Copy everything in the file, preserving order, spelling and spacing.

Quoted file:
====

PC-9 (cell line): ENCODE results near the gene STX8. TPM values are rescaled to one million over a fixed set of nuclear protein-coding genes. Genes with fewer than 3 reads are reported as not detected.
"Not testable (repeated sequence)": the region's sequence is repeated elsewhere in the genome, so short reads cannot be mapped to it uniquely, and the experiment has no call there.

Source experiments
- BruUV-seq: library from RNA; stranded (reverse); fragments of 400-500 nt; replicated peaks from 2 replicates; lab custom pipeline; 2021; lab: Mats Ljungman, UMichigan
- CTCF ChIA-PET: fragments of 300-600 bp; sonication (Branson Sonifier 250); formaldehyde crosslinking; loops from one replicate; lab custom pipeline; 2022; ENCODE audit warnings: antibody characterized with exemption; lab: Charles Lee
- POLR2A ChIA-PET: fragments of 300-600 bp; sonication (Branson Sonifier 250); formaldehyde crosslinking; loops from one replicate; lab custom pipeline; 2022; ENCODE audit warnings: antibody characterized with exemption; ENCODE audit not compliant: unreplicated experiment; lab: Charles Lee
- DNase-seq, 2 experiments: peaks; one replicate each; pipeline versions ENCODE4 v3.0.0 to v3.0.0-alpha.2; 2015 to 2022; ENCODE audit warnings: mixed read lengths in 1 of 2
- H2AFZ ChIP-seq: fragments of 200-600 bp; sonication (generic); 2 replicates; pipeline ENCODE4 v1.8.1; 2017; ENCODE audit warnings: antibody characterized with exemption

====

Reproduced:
PC-9 (cell line): ENCODE results near the gene STX8. TPM values are rescaled to one million over a fixed set of nuclear protein-coding genes. Genes with fewer than 3 reads are reported as not detected.
"Not testable (repeated sequence)": the region's sequence is repeated elsewhere in the genome, so short reads cannot be mapped to it uniquely, and the experiment has no call there.

Source experiments
- BruUV-seq: library from RNA; stranded (reverse); fragments of 400-500 nt; replicated peaks from 2 replicates; lab custom pipeline; 2021; lab: Mats Ljungman, UMichigan
- CTCF ChIA-PET: fragments of 300-600 bp; sonication (Branson Sonifier 250); formaldehyde crosslinking; loops from one replicate; lab custom pipeline; 2022; ENCODE audit warnings: antibody characterized with exemption; lab: Charles Lee
- POLR2A ChIA-PET: fragments of 300-600 bp; sonication (Branson Sonifier 250); formaldehyde crosslinking; loops from one replicate; lab custom pipeline; 2022; ENCODE audit warnings: antibody characterized with exemption; ENCODE audit not compliant: unreplicated experiment; lab: Charles Lee
- DNase-seq, 2 experiments: peaks; one replicate each; pipeline versions ENCODE4 v3.0.0 to v3.0.0-alpha.2; 2015 to 2022; ENCODE audit warnings: mixed read lengths in 1 of 2
- H2AFZ ChIP-seq: fragments of 200-600 bp; sonication (generic); 2 replicates; pipeline ENCODE4 v1.8.1; 2017; ENCODE audit warnings: antibody characterized with exemption